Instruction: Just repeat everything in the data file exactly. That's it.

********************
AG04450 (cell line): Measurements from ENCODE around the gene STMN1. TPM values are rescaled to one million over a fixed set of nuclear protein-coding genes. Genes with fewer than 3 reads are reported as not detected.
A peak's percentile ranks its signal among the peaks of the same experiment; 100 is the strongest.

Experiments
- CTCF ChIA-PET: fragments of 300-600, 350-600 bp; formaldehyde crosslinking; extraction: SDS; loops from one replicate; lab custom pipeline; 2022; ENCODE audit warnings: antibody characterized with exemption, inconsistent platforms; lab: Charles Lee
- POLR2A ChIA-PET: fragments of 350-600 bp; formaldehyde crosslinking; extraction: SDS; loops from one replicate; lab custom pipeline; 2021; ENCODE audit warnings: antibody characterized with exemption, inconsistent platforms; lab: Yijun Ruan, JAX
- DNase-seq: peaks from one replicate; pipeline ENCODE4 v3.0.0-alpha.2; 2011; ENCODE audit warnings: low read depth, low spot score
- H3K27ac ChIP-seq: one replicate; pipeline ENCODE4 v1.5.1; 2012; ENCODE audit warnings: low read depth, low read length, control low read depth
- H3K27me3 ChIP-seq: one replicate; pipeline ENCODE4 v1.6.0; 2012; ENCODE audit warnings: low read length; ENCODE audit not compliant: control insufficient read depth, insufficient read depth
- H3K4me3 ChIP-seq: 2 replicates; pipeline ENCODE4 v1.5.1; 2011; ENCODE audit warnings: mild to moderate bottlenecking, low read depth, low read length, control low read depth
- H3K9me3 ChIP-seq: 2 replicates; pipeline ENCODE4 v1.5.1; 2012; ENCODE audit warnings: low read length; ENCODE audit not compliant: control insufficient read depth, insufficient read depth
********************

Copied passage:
AG04450 (cell line): Measurements from ENCODE around the gene STMN1. TPM values are rescaled to one million over a fixed set of nuclear protein-coding genes. Genes with fewer than 3 reads are reported as not detected.
A peak's percentile ranks its signal among the peaks of the same experiment; 100 is the strongest.

Experiments
- CTCF ChIA-PET: fragments of 300-600, 350-600 bp; formaldehyde crosslinking; extraction: SDS; loops from one replicate; lab custom pipeline; 2022; ENCODE audit warnings: antibody characterized with exemption, inconsistent platforms; lab: Charles Lee
- POLR2A ChIA-PET: fragments of 350-600 bp; formaldehyde crosslinking; extraction: SDS; loops from one replicate; lab custom pipeline; 2021; ENCODE audit warnings: antibody characterized with exemption, inconsistent platforms; lab: Yijun Ruan, JAX
- DNase-seq: peaks from one replicate; pipeline ENCODE4 v3.0.0-alpha.2; 2011; ENCODE audit warnings: low read depth, low spot score
- H3K27ac ChIP-seq: one replicate; pipeline ENCODE4 v1.5.1; 2012; ENCODE audit warnings: low read depth, low read length, control low read depth
- H3K27me3 ChIP-seq: one replicate; pipeline ENCODE4 v1.6.0; 2012; ENCODE audit warnings: low read length; ENCODE audit not compliant: control insufficient read depth, insufficient read depth
- H3K4me3 ChIP-seq: 2 replicates; pipeline ENCODE4 v1.5.1; 2011; ENCODE audit warnings: mild to moderate bottlenecking, low read depth, low read length, control low read depth
- H3K9me3 ChIP-seq: 2 replicates; pipeline ENCODE4 v1.5.1; 2012; ENCODE audit warnings: low read length; ENCODE audit not compliant: control insufficient read depth, insufficient read depth